We feel very strongly Detroit is a city of neighborhoods. So a number of us sat around and decided that there is a better option. We started thinking about how we could draw districts that honored neighborhood boundaries. We pulled all our layers on neighborhoods and other things and began to draw. What we wanted to do was come up with a version that honors neighborhood boundaries and kind of put it out there.
Data Driven Detroit is really geared toward pushing communities and neighborhoods to advocate for themselves -- this whole issue of how you get citizens engaged around data. These four [official] plans come from on high. Why should you have to pick one of those four? Who drew these? Why are these the magic four? It's more to say, okay, folks you can get engaged and come out and start to ask questions and put out your own version.
What are all these blank spots on the map? Are those areas not considered neighborhoods?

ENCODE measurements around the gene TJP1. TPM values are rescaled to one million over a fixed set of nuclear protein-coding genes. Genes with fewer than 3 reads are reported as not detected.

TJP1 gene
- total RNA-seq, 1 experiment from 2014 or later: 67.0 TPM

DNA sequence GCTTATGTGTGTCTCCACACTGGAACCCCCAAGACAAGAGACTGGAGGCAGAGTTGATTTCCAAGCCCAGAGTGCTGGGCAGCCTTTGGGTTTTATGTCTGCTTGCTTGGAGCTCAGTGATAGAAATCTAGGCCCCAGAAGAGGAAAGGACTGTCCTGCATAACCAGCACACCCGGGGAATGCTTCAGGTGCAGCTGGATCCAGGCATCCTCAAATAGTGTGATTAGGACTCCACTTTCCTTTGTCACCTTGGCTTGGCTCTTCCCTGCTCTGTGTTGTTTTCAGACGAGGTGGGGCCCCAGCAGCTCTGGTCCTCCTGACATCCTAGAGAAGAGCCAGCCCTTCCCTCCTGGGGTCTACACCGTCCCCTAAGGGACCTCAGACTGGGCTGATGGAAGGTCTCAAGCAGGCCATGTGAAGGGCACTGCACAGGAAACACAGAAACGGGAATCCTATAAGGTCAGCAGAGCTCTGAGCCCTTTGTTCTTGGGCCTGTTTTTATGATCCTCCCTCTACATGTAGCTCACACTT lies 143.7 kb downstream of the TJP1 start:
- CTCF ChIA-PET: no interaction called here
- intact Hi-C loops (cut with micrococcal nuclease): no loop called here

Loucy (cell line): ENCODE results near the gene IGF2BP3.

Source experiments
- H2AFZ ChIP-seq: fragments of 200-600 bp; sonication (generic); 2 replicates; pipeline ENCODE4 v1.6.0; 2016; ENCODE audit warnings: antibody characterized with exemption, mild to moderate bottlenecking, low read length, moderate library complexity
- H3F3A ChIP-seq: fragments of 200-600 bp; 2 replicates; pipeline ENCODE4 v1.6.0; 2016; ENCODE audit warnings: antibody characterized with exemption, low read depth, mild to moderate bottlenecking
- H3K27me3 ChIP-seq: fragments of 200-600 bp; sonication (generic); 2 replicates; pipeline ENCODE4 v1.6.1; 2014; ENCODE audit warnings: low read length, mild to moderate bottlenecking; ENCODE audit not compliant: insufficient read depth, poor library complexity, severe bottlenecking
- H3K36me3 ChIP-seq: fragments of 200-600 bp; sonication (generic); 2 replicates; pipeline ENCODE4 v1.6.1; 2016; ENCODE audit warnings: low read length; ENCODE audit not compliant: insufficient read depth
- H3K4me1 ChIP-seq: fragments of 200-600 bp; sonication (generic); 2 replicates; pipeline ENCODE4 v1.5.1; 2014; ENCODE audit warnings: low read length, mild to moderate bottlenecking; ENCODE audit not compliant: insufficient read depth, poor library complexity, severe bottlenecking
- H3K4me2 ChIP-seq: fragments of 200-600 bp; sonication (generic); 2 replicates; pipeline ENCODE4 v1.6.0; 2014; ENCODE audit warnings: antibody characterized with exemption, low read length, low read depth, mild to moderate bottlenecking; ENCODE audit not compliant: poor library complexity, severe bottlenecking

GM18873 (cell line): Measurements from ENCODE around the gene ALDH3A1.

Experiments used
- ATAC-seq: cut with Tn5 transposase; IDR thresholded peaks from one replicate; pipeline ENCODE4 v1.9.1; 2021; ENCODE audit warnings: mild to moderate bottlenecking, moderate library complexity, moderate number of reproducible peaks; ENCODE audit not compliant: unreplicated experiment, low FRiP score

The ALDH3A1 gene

We used Cityscape -- a group that tried to create this neighborhood map -- and we've been trying to push the neighborhood map out into the community to get people to fill in those blanks.
We haven't had much luck, but we've been working with community development organizations and others that are getting down to individual neighborhoods. In all our research, we found a number of areas in the city that just cannot find any record of a specific neighborhood name associated with it.
We're also using it as a way to say, please tell us, do these boundaries make sense? Are there areas of city that we have not identified? Please tell us! We'd like to fill this map in as much as possible.
Your map puts downtown and midtown together in a single district. Do you think there's any validity to concerns that a Woodward corridor district might pull some power away from the neighborhoods?
I really don't understand what that means. It's still represented by just one person, right? You've got six other districts.
I think what it does is provide more power to neighborhoods. If you split downtown -- you could split in two or three ways -- all off a sudden two or three representatives are focused on downtown, maybe to the exclusion of the neighborhoods tied to them.